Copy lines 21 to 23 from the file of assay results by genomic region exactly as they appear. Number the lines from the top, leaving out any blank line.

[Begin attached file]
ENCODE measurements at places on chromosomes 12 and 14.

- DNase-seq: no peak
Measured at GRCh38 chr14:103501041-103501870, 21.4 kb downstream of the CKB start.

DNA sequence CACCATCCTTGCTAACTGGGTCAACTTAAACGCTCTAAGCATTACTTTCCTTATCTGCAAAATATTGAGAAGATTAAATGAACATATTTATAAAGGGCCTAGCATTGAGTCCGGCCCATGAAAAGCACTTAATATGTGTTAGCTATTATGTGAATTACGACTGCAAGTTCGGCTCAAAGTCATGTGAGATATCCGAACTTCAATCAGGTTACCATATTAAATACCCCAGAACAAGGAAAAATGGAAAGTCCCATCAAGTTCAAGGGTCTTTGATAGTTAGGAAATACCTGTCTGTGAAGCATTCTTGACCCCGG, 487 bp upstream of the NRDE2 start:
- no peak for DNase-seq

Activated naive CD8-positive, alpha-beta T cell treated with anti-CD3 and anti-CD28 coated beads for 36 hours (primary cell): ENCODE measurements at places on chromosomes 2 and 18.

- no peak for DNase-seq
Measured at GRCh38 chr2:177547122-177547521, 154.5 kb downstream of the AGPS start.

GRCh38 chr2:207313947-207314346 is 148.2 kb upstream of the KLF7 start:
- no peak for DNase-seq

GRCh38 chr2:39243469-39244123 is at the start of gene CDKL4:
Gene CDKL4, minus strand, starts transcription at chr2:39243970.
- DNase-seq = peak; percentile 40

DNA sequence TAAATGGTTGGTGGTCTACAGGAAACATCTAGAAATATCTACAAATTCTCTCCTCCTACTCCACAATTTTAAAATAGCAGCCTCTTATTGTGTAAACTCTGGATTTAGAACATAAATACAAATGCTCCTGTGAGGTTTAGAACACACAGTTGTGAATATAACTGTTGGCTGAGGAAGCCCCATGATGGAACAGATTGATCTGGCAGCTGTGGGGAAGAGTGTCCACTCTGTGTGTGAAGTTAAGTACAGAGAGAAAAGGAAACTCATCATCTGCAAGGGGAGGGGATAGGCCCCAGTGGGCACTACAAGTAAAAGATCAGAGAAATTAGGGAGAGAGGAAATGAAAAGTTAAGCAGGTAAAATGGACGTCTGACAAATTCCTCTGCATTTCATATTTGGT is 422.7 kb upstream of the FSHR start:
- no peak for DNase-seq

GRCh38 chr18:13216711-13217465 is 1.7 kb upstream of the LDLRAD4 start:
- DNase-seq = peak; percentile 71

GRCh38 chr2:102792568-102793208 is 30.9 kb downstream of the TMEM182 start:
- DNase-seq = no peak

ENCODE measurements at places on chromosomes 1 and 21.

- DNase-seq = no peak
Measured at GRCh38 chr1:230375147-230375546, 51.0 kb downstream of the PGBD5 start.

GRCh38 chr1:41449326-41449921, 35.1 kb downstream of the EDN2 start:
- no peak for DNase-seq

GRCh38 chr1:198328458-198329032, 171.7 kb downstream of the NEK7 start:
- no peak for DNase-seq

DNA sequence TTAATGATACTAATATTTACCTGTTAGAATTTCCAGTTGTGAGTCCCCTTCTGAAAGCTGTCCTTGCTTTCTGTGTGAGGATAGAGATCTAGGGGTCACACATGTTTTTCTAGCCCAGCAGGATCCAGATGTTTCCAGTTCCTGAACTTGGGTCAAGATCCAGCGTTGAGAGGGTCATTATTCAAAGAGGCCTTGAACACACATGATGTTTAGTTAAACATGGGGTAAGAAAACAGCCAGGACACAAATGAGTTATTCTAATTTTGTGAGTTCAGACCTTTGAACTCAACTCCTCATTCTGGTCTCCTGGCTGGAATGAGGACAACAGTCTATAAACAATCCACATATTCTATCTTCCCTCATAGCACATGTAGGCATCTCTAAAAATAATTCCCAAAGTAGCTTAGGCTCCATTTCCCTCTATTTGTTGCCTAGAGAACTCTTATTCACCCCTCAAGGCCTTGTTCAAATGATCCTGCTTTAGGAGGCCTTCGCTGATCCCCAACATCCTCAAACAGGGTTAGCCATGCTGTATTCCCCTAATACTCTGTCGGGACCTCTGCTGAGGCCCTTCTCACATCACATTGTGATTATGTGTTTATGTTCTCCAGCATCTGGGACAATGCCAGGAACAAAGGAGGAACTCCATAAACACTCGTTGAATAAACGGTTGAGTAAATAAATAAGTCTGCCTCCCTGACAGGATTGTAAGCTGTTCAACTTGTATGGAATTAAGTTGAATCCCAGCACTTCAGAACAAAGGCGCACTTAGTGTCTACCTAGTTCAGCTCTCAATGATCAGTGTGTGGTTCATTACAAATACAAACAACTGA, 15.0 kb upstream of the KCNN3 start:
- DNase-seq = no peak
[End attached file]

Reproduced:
- DNase-seq = no peak
Measured at GRCh38 chr1:230375147-230375546, 51.0 kb downstream of the PGBD5 start.

GRCh38 chr1:41449326-41449921, 35.1 kb downstream of the EDN2 start: